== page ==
An effort to repeal Michigan’s 50-year old prevailing wage law moved forward this week. On Tuesday, the state board of canvassers approved the form of a citizen petition that could put it to a vote in the state legislature. Meanwhile, the Michigan Senate has already passed such a measure and sent it to the House, but a citizen petition, if approved by the legislature, could not be vetoed by Governor Rick Snyder. The Governor opposes repeal.
For decades, the prevailing wage law has required payment of union-scale wages for workers on state-funded building projects. The group Protecting Michigan Taxpayers cites a study claiming that prevailing wage regulations cost taxpayers more than $224-million a year on construction projects alone.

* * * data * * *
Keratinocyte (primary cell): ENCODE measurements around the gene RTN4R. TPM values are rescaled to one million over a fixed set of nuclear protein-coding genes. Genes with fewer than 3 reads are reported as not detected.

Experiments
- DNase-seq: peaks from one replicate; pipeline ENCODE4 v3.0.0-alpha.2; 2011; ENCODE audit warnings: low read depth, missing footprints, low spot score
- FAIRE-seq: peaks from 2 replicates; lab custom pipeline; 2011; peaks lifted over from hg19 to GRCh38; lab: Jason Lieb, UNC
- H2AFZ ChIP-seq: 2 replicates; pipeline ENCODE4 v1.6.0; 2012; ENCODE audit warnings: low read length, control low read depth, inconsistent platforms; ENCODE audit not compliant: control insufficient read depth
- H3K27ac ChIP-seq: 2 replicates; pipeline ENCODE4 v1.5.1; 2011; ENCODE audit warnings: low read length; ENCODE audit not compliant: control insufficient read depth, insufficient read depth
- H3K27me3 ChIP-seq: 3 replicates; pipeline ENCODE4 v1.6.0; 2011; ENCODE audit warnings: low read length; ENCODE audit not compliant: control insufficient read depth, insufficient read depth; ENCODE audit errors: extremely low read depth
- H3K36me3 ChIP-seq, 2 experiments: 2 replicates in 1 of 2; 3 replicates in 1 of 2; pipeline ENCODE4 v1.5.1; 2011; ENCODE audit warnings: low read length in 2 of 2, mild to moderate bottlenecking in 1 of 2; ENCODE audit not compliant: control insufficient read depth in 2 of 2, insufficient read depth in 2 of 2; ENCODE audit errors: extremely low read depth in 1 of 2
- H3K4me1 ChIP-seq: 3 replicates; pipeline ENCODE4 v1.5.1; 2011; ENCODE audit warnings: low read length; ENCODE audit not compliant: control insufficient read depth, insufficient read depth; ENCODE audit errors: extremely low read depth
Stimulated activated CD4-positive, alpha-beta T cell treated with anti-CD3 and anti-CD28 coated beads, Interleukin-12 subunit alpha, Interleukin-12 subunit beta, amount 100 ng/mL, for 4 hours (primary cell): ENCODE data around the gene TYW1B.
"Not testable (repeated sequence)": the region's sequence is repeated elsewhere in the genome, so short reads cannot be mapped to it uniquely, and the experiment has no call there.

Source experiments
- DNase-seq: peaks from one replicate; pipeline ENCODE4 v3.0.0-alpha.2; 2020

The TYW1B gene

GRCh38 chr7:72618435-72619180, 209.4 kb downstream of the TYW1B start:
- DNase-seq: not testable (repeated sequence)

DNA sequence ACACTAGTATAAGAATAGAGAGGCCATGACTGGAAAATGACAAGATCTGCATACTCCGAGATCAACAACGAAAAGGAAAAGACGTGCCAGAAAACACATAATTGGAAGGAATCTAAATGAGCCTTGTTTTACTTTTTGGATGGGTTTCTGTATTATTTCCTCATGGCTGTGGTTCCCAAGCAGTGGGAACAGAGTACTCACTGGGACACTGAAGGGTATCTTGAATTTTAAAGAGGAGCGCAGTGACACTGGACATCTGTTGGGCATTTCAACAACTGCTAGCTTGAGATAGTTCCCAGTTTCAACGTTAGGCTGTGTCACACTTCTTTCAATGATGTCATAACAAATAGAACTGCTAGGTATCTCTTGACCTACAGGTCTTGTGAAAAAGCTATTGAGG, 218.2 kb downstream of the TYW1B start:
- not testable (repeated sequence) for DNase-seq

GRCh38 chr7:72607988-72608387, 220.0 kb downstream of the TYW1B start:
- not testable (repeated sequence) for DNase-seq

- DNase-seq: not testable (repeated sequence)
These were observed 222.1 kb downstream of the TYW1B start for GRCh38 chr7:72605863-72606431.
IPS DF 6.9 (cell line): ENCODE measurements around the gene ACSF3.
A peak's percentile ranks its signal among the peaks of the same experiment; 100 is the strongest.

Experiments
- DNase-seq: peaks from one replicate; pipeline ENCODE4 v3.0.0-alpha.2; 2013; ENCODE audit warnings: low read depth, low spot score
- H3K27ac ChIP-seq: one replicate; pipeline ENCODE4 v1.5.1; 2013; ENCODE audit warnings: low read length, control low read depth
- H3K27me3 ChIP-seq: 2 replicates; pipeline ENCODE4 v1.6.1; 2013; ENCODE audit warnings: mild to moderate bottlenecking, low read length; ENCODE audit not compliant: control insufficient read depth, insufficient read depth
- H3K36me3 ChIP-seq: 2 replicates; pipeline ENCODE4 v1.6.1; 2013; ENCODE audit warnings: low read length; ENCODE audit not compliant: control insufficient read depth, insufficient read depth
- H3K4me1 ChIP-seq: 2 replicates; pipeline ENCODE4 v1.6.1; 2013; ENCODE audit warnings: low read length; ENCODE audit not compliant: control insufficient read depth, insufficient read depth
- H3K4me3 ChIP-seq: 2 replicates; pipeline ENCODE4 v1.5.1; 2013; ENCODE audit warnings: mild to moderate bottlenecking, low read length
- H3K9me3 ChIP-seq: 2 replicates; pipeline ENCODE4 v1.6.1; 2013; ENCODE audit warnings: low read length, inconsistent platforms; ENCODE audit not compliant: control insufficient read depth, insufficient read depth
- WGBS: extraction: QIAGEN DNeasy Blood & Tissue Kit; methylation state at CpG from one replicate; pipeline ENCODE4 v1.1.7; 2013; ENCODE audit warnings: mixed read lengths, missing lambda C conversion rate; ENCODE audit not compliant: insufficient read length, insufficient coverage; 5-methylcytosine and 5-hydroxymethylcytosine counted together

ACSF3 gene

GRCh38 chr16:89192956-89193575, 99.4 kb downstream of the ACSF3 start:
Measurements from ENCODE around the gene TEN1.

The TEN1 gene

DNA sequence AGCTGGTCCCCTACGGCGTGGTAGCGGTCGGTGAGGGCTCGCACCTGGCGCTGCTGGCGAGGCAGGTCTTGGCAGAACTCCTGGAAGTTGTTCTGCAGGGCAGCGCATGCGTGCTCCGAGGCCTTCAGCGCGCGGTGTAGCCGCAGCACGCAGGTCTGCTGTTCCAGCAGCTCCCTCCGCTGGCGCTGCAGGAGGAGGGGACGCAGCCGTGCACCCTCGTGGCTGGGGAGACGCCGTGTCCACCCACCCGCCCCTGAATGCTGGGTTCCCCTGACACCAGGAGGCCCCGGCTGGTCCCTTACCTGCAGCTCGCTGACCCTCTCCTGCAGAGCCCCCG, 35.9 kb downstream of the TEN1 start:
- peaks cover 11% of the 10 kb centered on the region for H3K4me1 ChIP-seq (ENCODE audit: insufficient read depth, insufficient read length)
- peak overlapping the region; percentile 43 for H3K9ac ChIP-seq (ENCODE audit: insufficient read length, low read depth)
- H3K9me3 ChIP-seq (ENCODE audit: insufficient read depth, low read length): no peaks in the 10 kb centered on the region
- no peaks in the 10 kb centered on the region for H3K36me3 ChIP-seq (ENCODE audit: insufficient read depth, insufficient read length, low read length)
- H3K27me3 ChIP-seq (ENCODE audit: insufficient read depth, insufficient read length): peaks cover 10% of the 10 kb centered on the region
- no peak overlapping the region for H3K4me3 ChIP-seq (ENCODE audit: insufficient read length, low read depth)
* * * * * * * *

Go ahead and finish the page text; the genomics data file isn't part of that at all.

Supporters of the law say it benefits working families, does not increase total construction costs and creates higher quality and more economical construction.
Current State talks with repeal supporter Chris Fisher, President of the Associated Building Contractors of Michigan, and repeal opponent Mike Crawford, Michigan Chapter Manager of the National Electrical Contractors Association.